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Incubator Brandery Launches Six Digital Startups

Seed Money to Fund Everything From a Facebook-to-Scrapbook App to an Online Exchange for Used Video Games

By Published on . 3

BATAVIA, Ohio (AdAge.com) -- The first group of six digital startups backed by an incubator with expertise from Procter & Gamble Co. and several Cincinnati ad, digital, design and media agencies graduated Nov. 18, making apparently well-received pitches for seed investments to fund everything from a Facebook-to-scrapbook app to an online exchange for used video games.

The ventures were part of a Demo Day at design firm LPK's Brand Innovation Center in Cincinnati for the Brandery, a seed-stage consumer marketing venture accelerator. The incubator, financially backed primarily by the state-supported CincyTech public-private partnership along with other Cincinnati donors or investors, goes farther than perhaps any other digital incubator in tapping expertise from consumer marketers and ad agencies.

Graduate LifeBlinx is an app that organizes Facebook status updates and photos into actual scrapbooks.
Graduate LifeBlinx is an app that organizes Facebook status updates and photos into actual scrapbooks.
"We're unique as the only one applying the principles of consumer marketing and branding and bringing the advertising and marketing world into play," claimed Dave Knox, chief marketing officer of Rockfish Interactive, who was brand manager for global branded entertainment at P&G when he began work on the Brandery (Brandery.org) earlier this year.

The Brandery most resembles TechStars, an accelerator launched in Boulder, Colo., in 2007 by digital entrepreneur and investor Dave Cohen, branching later into Boston, Seattle and New York. TechStars has mentors from a host of digital and social-media marketers, including Microsoft, Google and Foursquare, as well as from Wieden & Kennedy, and advised the Brandery on its launch earlier this year.

Providing guidance to Brandery startups have been executives from P&G, Nielsen Co., E.W. Scripps Co., and agencies Rockfish, Northlich, BBDO's Barefoot Proximity, WPP's Bridge Worldwide, Empower MediaMarketing and Resource Interactive. P&G has the largest contingent of mentors, with three current marketing executives joining two recent departees, Mr. Knox and Bryan Radtke, another P&G brand manager who went to Rockfish in September after starting on the Brandery while at P&G.

After $20,000 of seed funding and 12 weeks of mentoring, the first class of startups are largely in or about to enter beta launches. While checks weren't signed yet after yesterday's presentation to about 50 angel and venture investors, Mr. Knox said it appears all six will get the $250,000 to $1 million they sought -- ahead of the two thirds the Brandery initially projected.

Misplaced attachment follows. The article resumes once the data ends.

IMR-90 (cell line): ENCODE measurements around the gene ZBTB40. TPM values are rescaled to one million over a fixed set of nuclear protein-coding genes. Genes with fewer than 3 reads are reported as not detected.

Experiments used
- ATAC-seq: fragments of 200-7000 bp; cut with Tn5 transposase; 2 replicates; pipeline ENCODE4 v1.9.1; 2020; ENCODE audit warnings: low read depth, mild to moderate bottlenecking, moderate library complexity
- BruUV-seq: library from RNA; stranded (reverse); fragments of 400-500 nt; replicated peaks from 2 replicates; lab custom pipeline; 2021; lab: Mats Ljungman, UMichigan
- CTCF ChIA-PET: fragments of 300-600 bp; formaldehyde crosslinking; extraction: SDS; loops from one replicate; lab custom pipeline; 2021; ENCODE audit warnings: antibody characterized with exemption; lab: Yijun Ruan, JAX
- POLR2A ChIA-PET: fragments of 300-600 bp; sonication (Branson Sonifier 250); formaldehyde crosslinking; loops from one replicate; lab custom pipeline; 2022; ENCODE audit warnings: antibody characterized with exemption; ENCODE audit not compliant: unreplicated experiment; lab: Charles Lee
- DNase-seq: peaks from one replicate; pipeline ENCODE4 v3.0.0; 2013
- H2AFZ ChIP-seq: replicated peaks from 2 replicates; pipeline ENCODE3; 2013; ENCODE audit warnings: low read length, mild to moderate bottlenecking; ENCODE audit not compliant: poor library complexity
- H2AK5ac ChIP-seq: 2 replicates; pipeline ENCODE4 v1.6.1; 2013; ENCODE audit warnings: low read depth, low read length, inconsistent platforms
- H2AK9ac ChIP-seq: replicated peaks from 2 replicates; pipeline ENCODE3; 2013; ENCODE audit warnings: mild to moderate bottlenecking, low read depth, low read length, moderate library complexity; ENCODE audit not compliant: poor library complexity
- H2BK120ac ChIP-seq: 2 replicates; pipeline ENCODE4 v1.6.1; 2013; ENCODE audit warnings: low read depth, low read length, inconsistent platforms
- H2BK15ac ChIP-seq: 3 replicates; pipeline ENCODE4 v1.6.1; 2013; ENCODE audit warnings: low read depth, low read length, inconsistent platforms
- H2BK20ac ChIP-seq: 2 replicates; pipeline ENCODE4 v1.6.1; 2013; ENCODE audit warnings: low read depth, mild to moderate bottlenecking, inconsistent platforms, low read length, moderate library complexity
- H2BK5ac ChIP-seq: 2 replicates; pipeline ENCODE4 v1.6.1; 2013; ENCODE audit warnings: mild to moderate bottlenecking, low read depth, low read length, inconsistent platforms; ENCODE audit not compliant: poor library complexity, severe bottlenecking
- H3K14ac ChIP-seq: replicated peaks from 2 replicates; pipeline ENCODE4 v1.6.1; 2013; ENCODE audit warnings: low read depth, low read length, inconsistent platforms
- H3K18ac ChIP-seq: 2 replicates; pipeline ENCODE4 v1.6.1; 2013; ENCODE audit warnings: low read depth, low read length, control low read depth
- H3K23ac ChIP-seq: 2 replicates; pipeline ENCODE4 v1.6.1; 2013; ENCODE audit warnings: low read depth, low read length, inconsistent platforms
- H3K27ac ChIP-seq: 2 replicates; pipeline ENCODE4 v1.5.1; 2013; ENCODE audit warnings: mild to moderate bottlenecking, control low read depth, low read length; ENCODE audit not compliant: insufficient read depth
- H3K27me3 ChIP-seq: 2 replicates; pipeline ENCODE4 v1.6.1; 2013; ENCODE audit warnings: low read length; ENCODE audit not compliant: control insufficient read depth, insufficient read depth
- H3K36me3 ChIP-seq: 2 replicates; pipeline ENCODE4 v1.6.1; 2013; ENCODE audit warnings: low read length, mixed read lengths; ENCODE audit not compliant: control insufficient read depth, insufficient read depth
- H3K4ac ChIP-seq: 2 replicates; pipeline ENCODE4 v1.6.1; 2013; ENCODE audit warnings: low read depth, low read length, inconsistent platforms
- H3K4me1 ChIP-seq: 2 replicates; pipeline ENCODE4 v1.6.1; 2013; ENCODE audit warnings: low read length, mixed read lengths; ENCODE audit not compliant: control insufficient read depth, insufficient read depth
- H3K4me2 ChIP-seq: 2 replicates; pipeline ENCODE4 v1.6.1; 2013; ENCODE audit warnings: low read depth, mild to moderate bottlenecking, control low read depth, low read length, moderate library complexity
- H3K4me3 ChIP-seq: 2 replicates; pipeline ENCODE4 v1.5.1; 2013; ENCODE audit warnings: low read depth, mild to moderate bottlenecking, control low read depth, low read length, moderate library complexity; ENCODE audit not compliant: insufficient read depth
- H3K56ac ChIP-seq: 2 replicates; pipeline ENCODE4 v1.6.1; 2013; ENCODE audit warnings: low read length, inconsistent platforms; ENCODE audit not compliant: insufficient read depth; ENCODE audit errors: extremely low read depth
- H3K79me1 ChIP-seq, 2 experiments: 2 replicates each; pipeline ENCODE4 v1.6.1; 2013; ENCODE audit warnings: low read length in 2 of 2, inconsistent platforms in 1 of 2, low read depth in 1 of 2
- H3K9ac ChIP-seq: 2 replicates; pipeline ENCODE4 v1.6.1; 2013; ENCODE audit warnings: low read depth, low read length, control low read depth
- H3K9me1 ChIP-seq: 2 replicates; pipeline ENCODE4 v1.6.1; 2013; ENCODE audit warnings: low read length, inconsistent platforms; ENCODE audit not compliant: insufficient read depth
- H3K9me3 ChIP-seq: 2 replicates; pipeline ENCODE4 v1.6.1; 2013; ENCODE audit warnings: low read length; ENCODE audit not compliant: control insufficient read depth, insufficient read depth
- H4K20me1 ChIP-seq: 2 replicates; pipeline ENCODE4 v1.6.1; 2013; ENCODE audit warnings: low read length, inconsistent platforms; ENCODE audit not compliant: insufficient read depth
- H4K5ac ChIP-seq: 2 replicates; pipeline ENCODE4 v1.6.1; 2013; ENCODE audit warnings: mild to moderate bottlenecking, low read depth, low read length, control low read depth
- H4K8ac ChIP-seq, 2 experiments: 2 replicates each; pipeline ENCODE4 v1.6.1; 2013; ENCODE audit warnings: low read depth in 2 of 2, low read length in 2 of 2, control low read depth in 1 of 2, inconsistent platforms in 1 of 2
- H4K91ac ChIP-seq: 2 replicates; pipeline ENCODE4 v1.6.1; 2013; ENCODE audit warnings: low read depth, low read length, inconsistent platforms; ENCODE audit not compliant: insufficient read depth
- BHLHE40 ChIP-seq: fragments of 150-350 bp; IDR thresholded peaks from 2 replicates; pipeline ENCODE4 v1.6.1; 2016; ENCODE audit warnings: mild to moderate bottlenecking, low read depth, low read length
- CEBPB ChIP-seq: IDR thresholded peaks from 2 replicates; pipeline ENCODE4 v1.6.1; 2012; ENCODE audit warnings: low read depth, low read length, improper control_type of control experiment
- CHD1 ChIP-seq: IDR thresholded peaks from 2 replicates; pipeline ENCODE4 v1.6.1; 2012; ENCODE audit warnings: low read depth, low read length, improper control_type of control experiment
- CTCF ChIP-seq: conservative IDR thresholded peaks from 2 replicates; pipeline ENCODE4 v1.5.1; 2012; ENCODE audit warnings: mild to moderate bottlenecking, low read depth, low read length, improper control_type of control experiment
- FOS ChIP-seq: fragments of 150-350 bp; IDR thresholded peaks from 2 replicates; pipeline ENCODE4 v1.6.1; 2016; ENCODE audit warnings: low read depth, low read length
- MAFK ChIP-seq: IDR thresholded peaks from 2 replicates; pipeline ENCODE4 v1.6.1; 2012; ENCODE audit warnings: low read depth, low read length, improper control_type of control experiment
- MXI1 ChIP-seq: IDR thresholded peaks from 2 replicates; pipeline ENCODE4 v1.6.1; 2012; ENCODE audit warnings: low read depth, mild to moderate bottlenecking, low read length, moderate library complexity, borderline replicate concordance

They include LifeBlinx (LifeBlinx.com), which got perhaps the most input from P&G. It's the brainchild for Darcy Crociata, wife of Kevin Croiata, associate marketing director on Tide at P&G and a member of the LifeBlinx advisory board along with Lucas Watson, P&G's global team leader for digital business strategy.

The idea is to take what's become a virtual scrapbook for many moms -- Facebook -- and create an app that can be used to organize all the status updates and photos into an actual 24-page scrapbook for $20 to $25, with digital versions also available.

Other Brandery graduates that got $20,000 each from the incubator in addition to free mentoring, include:

  • Giftiki, a Brandery startup founded by two Houston entrepreneurs. It's an online version of a greeting card with money enclosed, designed to let Facebook users send friends small cash gifts easily, perhaps as a digital way to buy a friend a beer to celebrate a promotion or as a way for a group of friends to go in on a gift. Giftiki makes money on the redemption, and through resale of gift cards.

  • TurboBOTZ.com, which has provisionally struck a partnership with Major League Gaming to help launch its video game exchange. It comes from two University of Chicago M.B.A. students who aim to provide both higher prices for sellers and lower prices for buyers than retailers such as GameStop and a more convenient experience than eBay.

  • VenueAgent.com, launched by Cincinnati wedding planner Jocelyn Cates and her husband, which aims to provide a sort of Orbitz or Travelocity for meeting and event space. Ms. Cates said such space often goes unsold because of a lack of a comprehensive online marketplace for available inventory.

  • VenturePax.com, which aims to create a web-based information, advertising and social-media hub for all things outdoors, providing information sourced by guide publishers and heavily supplemented by local users on parks, hiking, running, kayaking and other outdoor activities. It will allow users to post reviews, photos and videos of their experiences too.

  • IdeaRally, which would ply a new niche in what its founders estimate is already a $1.6 billion crowdsourcing space for product and marketing ideas by linking marketers with as many as 500,000 college students at more than 20 universities globally. Marketers will offer prizes in contests that can also be judged by students, with IdeaRally taking a commission on the prize money.

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